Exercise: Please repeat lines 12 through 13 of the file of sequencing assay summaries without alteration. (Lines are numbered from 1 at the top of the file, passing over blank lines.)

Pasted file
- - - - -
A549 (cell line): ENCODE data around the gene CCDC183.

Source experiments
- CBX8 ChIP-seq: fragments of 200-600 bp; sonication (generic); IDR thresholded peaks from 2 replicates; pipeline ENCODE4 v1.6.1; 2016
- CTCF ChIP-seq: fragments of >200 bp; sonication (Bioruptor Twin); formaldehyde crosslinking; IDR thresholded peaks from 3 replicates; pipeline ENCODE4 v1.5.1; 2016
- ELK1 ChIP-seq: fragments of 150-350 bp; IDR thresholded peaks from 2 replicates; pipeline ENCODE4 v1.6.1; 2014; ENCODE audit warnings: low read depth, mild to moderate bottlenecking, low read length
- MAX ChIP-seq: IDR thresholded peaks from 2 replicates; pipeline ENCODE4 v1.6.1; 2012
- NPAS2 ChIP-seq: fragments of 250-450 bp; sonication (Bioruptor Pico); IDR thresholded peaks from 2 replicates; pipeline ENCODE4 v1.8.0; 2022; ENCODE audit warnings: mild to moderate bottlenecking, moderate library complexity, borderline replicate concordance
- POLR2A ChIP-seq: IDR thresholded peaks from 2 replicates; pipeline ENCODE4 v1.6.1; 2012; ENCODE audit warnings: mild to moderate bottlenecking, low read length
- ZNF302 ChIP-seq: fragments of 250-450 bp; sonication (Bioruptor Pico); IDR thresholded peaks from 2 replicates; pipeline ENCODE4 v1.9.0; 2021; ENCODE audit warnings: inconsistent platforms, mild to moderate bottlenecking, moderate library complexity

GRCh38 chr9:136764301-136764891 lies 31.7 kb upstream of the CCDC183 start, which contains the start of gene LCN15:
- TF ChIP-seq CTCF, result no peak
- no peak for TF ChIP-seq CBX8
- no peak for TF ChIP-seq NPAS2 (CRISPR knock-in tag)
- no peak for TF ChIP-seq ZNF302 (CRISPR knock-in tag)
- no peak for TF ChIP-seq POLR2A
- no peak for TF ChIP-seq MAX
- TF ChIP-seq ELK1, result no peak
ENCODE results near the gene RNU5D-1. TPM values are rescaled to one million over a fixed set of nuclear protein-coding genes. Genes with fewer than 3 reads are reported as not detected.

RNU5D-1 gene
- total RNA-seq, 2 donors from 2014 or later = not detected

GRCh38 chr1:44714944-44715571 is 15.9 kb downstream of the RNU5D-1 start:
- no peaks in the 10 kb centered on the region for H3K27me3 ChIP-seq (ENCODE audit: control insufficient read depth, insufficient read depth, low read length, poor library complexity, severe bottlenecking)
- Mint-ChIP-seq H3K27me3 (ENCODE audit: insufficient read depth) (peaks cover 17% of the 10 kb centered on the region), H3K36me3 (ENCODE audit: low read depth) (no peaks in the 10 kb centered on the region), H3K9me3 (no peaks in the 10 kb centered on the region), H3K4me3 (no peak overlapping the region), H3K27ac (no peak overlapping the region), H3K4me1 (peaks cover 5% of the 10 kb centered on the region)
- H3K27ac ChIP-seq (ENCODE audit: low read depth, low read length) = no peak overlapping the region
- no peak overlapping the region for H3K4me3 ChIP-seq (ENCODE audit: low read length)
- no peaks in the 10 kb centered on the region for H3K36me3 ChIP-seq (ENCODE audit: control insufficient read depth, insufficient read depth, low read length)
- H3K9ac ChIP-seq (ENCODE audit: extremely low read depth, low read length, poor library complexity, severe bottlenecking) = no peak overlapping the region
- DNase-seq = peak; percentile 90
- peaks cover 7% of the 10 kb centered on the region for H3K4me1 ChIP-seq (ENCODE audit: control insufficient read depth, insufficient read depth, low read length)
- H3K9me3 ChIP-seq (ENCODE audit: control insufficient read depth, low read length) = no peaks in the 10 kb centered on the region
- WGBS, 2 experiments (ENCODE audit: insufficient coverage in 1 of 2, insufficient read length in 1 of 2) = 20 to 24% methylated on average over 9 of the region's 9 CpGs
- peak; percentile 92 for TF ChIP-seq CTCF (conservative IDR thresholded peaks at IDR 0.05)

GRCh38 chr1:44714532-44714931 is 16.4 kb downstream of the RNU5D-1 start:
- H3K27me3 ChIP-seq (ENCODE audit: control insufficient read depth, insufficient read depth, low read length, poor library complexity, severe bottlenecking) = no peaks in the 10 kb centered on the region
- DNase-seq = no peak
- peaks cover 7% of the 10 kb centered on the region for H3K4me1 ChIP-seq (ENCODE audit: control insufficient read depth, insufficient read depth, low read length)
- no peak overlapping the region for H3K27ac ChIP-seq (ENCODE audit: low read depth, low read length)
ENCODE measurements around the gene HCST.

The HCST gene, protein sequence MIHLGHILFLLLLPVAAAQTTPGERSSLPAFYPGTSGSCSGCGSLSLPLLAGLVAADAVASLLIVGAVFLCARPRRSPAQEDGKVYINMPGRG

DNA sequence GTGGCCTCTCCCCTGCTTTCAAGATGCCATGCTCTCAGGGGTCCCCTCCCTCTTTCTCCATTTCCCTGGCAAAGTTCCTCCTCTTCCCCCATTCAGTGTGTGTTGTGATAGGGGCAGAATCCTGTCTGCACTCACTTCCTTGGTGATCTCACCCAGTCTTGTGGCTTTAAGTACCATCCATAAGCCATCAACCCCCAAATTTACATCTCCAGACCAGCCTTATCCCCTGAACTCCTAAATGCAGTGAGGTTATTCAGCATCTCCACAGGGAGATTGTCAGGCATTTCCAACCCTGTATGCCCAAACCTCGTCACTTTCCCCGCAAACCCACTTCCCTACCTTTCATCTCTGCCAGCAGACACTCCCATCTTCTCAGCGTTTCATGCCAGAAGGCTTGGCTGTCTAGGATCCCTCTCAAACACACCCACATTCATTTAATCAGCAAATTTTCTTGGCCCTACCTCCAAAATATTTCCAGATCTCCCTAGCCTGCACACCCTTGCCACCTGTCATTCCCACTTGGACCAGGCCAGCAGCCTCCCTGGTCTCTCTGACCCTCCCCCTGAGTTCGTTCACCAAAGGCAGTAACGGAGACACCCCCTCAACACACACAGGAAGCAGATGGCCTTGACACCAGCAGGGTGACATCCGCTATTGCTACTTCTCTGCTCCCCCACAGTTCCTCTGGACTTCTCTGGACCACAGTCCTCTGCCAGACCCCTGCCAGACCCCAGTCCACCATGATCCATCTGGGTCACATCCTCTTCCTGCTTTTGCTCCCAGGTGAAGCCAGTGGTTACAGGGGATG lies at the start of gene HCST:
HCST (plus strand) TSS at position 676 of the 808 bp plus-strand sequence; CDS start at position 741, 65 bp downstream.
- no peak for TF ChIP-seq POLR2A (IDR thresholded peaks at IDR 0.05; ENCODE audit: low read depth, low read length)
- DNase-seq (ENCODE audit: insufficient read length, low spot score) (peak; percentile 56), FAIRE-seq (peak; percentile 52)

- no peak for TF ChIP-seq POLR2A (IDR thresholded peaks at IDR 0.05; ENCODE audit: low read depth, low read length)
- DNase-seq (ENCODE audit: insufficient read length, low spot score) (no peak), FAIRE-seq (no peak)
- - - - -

- no peak for TF ChIP-seq CBX8
- no peak for TF ChIP-seq NPAS2 (CRISPR knock-in tag)